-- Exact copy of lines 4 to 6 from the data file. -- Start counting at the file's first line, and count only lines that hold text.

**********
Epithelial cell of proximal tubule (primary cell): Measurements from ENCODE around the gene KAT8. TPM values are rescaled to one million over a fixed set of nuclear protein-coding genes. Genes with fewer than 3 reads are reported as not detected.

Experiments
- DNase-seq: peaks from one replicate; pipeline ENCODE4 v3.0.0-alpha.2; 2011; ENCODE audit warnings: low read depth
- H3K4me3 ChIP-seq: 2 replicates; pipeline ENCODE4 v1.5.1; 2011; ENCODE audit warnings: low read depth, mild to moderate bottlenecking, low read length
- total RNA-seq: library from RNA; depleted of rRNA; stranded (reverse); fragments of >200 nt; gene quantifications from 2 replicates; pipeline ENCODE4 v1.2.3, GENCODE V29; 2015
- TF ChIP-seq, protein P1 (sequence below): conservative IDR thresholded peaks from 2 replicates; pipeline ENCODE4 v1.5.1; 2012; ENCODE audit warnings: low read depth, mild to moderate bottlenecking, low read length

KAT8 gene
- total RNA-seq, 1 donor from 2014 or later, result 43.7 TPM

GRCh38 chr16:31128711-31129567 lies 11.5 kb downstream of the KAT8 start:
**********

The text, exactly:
- H3K4me3 ChIP-seq: 2 replicates; pipeline ENCODE4 v1.5.1; 2011; ENCODE audit warnings: low read depth, mild to moderate bottlenecking, low read length
- total RNA-seq: library from RNA; depleted of rRNA; stranded (reverse); fragments of >200 nt; gene quantifications from 2 replicates; pipeline ENCODE4 v1.2.3, GENCODE V29; 2015
- TF ChIP-seq, protein P1 (sequence below): conservative IDR thresholded peaks from 2 replicates; pipeline ENCODE4 v1.5.1; 2012; ENCODE audit warnings: low read depth, mild to moderate bottlenecking, low read length